Another good bison state is Wyoming. A point system is used for other species here, but not for bison. There is a bull bison as well as a cow/calf option when applying, and you must front the fees at $4,417 for bull and $2,767 for cow/calf. These hunts can be tough between weather and the bison not cooperating in and around the national parks. Nevertheless, i’s an awesome opportunity for a free-range bison hunt. In addition to bison, Wyoming also allows hunters to apply for mountain goat with no points, while requiring an up-front fee of $2,177.

Father and son hunting a bison in Wyoming.

In Colorado, you can play the weighted point game for Rocky Mountain bighorn sheep or you can choose to apply for desert bighorn sheep. You have to choose between the two, and for desert sheep, there are fewer options for non-residents. Each year, there is one non-resident permit available for one of their desert sheep units. The draw does not use points, and the unit usually alternates each year. However, it has stayed the same for the last few years. You do not have to front your fees, but you will need to purchase a small game hunting license for $93.78 and habitat stamp for $11.50 to apply each year. If you are already applying for deer and elk, you have already purchased your qualifying licenses and it’s a cheap $10.00 application to add your name in the hat for desert bighorn sheep.

Squared Point Systems

Montana is the mecca for Rocky Mountain bighorn sheep, so it only makes sense to start with Montana sheep. All species that require points in Montana are on a squared point system, which means you get more chances. If you have two or more points, they’ll square your points plus give you an additional chance for the current year. For example, an applicant with two points will essentially have five chances. When we’re talking about the biggest sheep in the United States, I like to have my name in the hat as often as possible. It is a minimal fee to apply at $50 each for moose, sheep, and goat, and you will not be charged the $1,250 fee until you are successful in the draw. Another option in Montana is unlimited sheep. These hunts are difficult both physically and for the quantity of sheep, but on most years the quotas are filled in a timely manner.

Unlimited mountain goat hunting tag in Montana

Although it’s ridiculous to apply for deer and elk in Washington as a non-resident, they offer a pile of opportunities (especially for youth) to have your name in the hat for moose, sheep, and goat. As far as cost goes, you are looking to be out $110.50 for each application. I have other things in mind (such as raffles_ that I spend that money on, but you can bet that once my kids are old enough, I will be applying for them in Washington as it’s dirt cheap for youth to apply. The cost is $3.80 for an application and only $57 if they are successful. They can apply for moose, sheep (ram), sheep (ewe), and mountain goat.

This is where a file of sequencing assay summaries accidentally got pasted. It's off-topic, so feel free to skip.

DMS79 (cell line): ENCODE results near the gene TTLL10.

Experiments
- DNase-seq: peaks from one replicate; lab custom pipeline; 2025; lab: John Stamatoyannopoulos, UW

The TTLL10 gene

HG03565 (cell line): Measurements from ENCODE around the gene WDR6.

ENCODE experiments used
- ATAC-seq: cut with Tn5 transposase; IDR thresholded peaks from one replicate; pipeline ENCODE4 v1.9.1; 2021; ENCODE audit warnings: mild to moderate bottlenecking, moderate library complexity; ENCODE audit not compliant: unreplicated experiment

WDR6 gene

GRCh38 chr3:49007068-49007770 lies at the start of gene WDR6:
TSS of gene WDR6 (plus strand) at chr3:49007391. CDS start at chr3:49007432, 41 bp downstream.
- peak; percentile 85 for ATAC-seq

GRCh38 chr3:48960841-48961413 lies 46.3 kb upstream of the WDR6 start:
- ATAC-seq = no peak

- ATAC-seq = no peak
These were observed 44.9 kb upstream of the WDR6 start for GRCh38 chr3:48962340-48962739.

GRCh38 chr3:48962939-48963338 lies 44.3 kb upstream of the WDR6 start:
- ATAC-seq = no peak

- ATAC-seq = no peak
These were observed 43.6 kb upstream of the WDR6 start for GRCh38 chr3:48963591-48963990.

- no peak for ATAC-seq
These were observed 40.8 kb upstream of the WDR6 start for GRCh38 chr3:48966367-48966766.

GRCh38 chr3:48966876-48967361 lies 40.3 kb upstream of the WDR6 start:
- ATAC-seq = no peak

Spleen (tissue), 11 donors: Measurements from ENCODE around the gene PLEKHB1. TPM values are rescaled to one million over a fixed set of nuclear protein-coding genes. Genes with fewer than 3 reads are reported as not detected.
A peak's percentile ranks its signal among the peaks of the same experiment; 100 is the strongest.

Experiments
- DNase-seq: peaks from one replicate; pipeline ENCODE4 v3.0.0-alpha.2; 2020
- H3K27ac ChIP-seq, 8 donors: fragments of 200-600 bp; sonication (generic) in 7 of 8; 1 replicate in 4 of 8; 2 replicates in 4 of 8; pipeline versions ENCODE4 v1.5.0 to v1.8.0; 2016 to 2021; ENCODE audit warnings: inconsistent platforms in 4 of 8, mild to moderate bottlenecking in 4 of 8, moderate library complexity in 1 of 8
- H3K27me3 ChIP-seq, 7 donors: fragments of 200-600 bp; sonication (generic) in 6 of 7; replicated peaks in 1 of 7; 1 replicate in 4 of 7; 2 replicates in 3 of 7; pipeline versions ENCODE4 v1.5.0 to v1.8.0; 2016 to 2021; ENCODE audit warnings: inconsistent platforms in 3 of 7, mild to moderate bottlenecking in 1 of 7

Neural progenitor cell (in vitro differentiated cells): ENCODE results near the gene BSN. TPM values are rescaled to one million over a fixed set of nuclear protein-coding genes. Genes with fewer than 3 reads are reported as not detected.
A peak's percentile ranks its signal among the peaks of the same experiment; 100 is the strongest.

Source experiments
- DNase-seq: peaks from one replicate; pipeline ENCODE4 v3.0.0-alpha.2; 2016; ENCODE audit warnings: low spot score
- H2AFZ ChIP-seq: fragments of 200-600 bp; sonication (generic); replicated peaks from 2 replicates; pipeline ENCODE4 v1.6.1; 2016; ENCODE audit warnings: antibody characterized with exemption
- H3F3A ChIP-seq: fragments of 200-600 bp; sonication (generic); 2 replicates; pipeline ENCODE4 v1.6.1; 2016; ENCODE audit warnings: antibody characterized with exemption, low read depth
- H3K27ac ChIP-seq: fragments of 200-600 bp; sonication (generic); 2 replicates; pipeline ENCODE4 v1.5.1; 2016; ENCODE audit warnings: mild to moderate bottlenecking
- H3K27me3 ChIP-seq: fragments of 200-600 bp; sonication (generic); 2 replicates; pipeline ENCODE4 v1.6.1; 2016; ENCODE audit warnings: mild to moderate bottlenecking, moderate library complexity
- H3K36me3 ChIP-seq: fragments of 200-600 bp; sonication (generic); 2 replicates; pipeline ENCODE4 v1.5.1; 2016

License Fees Required Up Front

Nevada, much like Montana, is a squared point system, but it is also a must-apply-for state once you purchase a license. A unique thing for Nevada is that you have five choices and all five matter. If your application is pulled, they will look through all five of your choices before moving on to the next applicant, so make sure you make them count. With that being said, make sure you arrange your choices in order of quality/preference because the first one they come to in order that has an available permit is your permit. The license is $156, and each application after that for points or for the draw is $14. 

Nevada issues the most desert bighorn sheep permits, and with the randomness of the draw, you should definitely have your name in the hat. They also issue some great California bighorn permits. Currently, non-residents are not eligible to apply for Rocky Mountain bighorn sheep. A low-point option that Nevada allows you to apply for is ewe sheep, but you still have to pay the full tag price of $1,200. Another hunt that is great to apply for is mountain goat, when they have it. Nevada has been back-and-forth with offering this hunt, and even though the hunter did not kill in 2017, they still believed the population wasn’t great enough to have a non-resident permit since. However, numbers are looking promising for non-residents in years to come.